The Network for Women’s Rights in Ghana (NETRIGHT) under the Women’s Voice and Leadership (WVL) project supported by Plan International Ghana with funding from Global Affairs Canada (GAC) is organizing series of activities aimed at engaging government and other key actors to ensure that the government’s interventions to address COVID-19 impacts are gendered. The project also seeks to support NETRIGHT members and other women groups to continue to reach out to communities especially women during this COVID pandemic.
As part of activities outlined for its COVID project titled ‘Addressing Socio-Economic Impact of COVID on Women and Girls’, NETRIGHT in collaboration with the Domestic Services Workers’ Union (DSWU) organized a meeting for domestic workers to discuss the fallouts of COVID-19 and its implications on their livelihood. The meeting was moderated by Patricia Blankson Akpokpo, programme manager NETRIGHT, Cynthia Sunu NETRIGHT, Ann Apekey Gender and Labour consultant, and Adwoa Sakyi Reginal women’s coordinator (IUF), in attendance were twenty (20) domestic workers from Accra commended the government for the passage of the Labour (Domestic Workers) Regulations, 2020 (L.I.2408). The Regulations recognises domestic workers in their own right as workers as stipulated under the labour laws of the country.
Having discussed the impact of COVID-19 on their work and livelihoods, participants noted the following: CONDITIONS OF SERVICE: The absence of regulation in the wake of the pandemic hugely affected the working conditions of domestic workers resulting in untold hardship and poverty. With the passage of the LI 2408, we are hopeful that this will help regulate domestic work leading to an improvement in our working conditions.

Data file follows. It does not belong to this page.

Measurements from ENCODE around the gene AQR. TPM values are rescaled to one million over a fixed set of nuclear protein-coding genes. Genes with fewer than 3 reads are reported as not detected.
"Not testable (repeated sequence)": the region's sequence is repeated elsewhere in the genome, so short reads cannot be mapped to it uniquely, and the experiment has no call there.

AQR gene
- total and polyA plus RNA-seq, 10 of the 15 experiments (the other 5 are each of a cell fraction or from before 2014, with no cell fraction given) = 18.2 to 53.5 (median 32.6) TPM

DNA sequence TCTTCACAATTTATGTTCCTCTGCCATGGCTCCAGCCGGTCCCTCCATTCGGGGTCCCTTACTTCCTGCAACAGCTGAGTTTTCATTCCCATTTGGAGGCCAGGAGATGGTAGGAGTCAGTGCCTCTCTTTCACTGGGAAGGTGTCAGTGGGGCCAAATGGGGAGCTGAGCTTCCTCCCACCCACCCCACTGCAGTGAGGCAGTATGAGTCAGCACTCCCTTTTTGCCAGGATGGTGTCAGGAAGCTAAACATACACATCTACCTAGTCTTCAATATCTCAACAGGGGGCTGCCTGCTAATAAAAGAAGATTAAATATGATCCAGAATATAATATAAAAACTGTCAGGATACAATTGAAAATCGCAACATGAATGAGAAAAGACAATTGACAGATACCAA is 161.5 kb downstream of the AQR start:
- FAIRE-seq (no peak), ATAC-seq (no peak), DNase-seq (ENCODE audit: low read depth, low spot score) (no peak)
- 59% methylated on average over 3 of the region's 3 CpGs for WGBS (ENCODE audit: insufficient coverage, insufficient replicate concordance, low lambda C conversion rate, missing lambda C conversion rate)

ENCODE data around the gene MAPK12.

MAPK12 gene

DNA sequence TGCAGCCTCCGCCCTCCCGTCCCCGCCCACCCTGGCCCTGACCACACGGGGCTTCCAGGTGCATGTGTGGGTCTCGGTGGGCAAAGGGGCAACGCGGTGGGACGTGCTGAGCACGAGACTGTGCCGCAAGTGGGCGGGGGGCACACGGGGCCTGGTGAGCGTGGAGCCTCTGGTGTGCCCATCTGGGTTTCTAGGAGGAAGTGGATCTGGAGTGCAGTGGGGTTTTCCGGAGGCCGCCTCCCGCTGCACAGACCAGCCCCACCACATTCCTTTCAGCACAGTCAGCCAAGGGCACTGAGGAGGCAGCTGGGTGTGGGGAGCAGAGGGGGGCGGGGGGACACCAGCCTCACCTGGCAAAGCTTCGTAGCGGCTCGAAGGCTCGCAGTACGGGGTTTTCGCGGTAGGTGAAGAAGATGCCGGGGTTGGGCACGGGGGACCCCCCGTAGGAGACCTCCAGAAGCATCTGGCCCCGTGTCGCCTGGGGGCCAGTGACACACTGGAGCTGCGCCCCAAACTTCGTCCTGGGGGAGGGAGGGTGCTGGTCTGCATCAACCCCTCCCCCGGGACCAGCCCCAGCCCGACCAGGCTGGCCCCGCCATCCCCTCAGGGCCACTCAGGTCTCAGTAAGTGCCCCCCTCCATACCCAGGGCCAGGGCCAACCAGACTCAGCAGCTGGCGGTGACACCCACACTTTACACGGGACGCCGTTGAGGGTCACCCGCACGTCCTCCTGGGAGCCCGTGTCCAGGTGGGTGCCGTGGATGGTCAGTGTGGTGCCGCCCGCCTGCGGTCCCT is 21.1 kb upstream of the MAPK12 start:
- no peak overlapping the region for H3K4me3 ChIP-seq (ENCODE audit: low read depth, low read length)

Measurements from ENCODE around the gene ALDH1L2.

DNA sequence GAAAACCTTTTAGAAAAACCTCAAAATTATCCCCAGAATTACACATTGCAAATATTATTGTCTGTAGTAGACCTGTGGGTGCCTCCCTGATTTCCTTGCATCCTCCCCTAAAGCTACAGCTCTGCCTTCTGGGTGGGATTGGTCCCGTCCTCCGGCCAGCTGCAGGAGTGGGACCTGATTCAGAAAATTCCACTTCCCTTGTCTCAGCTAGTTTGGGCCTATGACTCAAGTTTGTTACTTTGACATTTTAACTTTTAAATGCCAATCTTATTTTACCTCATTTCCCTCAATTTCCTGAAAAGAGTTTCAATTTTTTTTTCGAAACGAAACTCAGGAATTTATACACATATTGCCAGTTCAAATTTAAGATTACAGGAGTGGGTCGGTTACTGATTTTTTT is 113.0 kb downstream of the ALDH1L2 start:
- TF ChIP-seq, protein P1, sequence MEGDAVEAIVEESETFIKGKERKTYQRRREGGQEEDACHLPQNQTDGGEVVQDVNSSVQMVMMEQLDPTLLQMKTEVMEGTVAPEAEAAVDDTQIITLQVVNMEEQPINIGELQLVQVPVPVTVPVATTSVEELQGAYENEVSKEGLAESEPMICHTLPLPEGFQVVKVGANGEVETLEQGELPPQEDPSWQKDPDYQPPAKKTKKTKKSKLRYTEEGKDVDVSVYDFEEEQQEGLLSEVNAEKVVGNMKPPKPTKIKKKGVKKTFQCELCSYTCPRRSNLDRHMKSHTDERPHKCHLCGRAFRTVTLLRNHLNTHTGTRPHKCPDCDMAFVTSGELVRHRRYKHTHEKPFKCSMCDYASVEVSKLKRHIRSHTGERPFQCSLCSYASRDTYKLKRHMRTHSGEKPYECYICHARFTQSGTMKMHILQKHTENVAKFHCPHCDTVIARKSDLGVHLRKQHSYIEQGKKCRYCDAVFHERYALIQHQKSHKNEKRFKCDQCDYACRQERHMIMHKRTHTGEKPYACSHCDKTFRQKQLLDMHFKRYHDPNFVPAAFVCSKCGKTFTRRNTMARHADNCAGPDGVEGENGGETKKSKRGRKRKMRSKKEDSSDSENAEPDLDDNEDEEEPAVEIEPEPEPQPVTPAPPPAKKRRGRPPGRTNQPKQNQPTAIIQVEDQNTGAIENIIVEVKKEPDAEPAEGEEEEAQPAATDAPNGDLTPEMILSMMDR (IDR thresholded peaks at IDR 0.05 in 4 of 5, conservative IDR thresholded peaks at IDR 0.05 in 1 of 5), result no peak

JOB LOSS: Due to the pandemic and the fear of employers to expose their families to the virus, contracts of many domestic workers were terminated resulting in job loss which affected their livelihoods and living conditions. We call on the government to develop a social protection package that will address the peculiar needs of domestic workers such as the Livelihood Empowerment Against Poverty (LEAP). Government should also review the bureaucracy and criteria for accessing loans under the stimulus package for Small and Medium Enterprises (SMEs) to enable domestic workers who have started small business benefit from it.
DOMESTIC VIOLENCE: Live-in domestic workers continue to face a lot of uncompensated workloads and sometimes violence (assault, harassment, sexual exploitation, physical abuse and denial of their income). We, the Domestic Services Workers’ Union (DSWU) pledge our support to educate our members and also call on government through the Ministry of Employment and Labour Relations (MELR) to educate employers and the general public to make sure the new LI 2408 is applied and enforced. They express sincere gratitude to the Network for Women’s Rights in Ghana (NETRIGHT) for giving them the platform for a collective and stronger voice to create awareness on their specific issues and demand for redress. We are also grateful to Plan International Ghana and the Global Affairs Canada (GAC) for their support.
As we mark the day for decent work globally today, we congratulate all informal economy workers for their hard work and contribution towards the growth of the economy and urge the government to put strategic policies in place to promote decent jobs for all workers. This statement is issued on this 7th Day of October 2020 in Accra at a roundtable discussion for domestic workers at Sunlodge Hotel, Tesano.
At end of the roundtable discussion, Network for women’s rights in Ghana (NETRIGHT), distributed PPEs to the participants.
The chairperson Eva Atapa on behalf of domestic services workers union thanked NETRIGHT for their kind gesture.
By: Naa Anyema Collison